What this combines to make is a genuine family film as there is stuff there, in the basic story and the, at times cutesy, animation that will appeal to youngsters, there is a sense of rebellion that I think teenagers and young adults would get (not wishing to stereotype) and the combination of all of it along with actual jokes and references, and the denouement, that would appeal to adults – and if I’m being honest, a combination of all of these could appeal to anyone and certainly did to me.

Princess Uni-Kitty and Emmet

Princess Uni-Kitty and Emmet

With hints of 1984 as the film begins we soon get into some of the best action scenes I’ve seen in a long time and, despite being purely animated, act with their own sense of internal logic that often seems missing in the CG parts of live action movies.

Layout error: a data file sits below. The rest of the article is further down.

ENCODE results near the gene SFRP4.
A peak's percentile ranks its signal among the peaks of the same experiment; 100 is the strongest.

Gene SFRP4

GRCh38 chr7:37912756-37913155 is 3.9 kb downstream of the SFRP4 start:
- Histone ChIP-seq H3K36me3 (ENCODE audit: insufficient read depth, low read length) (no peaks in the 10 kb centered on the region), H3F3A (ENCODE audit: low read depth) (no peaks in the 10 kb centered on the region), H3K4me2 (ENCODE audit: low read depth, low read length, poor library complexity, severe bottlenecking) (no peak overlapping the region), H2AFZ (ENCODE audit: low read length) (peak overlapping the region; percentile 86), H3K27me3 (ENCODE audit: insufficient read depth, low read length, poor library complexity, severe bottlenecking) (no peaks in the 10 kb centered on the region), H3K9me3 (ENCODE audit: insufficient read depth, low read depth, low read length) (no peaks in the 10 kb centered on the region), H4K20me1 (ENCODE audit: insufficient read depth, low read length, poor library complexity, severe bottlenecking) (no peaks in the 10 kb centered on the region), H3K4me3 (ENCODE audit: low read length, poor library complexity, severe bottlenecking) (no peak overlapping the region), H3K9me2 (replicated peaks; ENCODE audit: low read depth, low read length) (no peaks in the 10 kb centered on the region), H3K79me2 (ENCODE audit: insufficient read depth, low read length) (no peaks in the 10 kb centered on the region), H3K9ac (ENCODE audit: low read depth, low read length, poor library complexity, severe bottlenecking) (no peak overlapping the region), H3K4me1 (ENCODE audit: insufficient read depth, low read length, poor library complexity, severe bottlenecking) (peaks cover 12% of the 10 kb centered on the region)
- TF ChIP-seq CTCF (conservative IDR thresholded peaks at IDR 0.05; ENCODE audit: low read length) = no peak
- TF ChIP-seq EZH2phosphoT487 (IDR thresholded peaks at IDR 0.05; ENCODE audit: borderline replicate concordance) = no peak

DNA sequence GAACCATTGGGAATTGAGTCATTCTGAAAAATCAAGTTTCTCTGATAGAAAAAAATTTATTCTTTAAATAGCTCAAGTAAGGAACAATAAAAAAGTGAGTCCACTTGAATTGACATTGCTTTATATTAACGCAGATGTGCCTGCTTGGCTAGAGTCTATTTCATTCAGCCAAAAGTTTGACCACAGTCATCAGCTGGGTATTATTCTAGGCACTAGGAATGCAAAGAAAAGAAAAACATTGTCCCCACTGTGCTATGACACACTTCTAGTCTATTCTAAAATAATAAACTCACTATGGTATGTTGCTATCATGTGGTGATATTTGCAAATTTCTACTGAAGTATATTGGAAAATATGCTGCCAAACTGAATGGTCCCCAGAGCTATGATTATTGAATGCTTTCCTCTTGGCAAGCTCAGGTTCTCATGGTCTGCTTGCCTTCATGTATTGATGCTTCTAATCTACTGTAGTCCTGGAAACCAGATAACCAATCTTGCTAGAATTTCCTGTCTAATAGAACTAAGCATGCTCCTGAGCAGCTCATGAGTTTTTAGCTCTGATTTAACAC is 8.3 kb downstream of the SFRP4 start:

This includes the thing that is Lego’s unique selling point, that the bricks can be used to create entirely new objects and machines, which is so ingenious it never gets tired, despite being used time and again and does some of the things I’d expected from the Transformers films far more successfully than they managed.

It’s this USP that becomes the moral of the movie and, while it could easily fall into being a cynical advert, it never does as we are left with the message that being yourself is, in the film’s vernacular, “awesome”, but so is being able to work in a team. This may sound trite and obvious but the way that message is delivered, and the fact that every fibre of the movie stands by this, is what makes it work so well.